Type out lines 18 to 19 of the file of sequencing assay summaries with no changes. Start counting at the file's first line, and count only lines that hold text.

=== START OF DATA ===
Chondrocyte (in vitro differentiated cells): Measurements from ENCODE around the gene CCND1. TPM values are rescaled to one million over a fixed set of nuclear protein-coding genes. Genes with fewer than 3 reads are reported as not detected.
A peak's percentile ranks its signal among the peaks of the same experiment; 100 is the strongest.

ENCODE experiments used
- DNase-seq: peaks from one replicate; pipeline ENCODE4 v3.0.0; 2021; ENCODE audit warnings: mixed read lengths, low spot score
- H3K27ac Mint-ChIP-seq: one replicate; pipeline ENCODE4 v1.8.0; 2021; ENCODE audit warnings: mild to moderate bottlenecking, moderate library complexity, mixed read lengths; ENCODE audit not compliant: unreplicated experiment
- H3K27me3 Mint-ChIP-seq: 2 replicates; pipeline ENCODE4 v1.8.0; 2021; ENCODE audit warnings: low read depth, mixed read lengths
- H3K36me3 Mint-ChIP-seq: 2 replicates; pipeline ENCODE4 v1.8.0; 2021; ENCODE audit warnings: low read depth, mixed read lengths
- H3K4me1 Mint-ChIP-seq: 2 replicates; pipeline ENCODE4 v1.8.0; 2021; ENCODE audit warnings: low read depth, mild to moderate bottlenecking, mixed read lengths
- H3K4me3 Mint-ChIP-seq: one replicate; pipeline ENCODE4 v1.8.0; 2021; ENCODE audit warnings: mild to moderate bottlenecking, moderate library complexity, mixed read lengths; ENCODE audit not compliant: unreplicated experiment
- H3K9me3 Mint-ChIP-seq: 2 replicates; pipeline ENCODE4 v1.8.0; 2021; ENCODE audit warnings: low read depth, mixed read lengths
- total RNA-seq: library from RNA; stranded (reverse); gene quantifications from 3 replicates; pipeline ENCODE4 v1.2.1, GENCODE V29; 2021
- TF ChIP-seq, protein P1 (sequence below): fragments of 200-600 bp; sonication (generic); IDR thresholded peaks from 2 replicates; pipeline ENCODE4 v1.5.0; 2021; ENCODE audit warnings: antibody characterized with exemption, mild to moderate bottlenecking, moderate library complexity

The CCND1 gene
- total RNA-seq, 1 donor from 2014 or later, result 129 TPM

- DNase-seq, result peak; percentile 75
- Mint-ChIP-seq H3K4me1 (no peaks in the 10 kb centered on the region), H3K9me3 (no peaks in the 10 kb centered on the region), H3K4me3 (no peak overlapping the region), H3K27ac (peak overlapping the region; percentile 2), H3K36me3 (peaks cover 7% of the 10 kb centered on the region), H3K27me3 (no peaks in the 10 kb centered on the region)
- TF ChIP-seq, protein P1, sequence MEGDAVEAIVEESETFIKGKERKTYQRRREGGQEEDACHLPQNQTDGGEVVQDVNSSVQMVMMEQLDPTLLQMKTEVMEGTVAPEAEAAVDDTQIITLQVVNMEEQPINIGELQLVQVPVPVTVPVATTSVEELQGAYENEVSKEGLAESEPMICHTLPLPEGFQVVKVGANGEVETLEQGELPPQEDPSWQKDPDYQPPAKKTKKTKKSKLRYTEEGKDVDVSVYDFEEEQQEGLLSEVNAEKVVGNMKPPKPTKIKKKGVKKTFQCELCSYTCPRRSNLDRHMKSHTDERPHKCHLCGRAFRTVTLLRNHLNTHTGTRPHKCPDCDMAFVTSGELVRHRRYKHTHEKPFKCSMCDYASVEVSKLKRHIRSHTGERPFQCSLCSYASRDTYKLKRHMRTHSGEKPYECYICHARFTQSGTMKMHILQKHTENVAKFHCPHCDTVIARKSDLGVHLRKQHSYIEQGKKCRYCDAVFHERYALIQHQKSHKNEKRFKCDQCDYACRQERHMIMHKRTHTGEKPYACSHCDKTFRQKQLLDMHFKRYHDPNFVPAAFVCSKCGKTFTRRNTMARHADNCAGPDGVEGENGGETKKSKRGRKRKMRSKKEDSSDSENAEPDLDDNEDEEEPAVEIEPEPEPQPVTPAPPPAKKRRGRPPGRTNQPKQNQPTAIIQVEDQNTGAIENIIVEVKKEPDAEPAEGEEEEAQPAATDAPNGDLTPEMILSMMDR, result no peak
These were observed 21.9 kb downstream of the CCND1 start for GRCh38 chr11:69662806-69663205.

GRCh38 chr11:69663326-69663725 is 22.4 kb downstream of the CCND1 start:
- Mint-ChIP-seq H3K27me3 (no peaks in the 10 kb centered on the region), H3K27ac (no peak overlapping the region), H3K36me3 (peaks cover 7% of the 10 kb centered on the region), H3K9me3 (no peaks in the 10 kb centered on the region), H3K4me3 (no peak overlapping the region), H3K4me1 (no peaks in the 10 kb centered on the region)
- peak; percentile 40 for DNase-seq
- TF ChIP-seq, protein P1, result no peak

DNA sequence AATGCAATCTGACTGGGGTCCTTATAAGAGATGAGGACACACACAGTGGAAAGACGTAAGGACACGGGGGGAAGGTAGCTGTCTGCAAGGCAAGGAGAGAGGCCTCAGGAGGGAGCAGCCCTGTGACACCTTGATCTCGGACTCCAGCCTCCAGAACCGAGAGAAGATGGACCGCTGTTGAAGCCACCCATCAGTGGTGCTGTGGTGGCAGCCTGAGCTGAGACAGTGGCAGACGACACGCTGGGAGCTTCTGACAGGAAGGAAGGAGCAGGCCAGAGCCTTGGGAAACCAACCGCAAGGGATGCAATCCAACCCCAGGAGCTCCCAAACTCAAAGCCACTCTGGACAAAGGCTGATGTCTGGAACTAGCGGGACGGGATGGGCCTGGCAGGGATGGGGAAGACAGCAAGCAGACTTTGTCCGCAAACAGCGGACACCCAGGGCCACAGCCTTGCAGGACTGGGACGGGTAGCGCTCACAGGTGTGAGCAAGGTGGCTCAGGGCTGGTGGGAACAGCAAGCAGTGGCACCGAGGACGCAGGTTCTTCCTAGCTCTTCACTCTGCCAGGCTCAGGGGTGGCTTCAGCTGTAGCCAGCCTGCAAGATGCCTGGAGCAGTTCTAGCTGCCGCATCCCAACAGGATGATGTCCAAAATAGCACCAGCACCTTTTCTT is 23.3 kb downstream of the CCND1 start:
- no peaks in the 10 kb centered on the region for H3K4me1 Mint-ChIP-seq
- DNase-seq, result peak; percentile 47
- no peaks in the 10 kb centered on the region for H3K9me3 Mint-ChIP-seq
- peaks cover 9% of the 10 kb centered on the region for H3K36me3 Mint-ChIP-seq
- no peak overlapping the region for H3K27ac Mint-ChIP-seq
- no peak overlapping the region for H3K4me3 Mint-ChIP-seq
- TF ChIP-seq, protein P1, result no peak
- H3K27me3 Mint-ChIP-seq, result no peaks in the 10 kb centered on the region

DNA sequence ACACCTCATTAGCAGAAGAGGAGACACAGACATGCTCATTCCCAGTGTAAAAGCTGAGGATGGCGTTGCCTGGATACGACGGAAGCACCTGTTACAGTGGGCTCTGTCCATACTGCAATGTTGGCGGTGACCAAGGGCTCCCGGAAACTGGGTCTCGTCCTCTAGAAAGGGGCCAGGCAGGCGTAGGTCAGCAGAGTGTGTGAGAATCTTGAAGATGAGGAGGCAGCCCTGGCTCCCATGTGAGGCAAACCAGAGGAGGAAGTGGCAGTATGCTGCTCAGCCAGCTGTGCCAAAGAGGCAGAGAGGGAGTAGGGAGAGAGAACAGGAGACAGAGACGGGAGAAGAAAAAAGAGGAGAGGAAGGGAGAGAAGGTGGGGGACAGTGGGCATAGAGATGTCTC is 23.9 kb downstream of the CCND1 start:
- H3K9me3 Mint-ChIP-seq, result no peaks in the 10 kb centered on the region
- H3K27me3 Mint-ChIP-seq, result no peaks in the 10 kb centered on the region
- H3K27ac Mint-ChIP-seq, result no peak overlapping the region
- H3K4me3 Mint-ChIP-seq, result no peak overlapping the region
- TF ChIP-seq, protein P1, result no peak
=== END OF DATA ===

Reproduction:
These were observed 21.9 kb downstream of the CCND1 start for GRCh38 chr11:69662806-69663205.

GRCh38 chr11:69663326-69663725 is 22.4 kb downstream of the CCND1 start: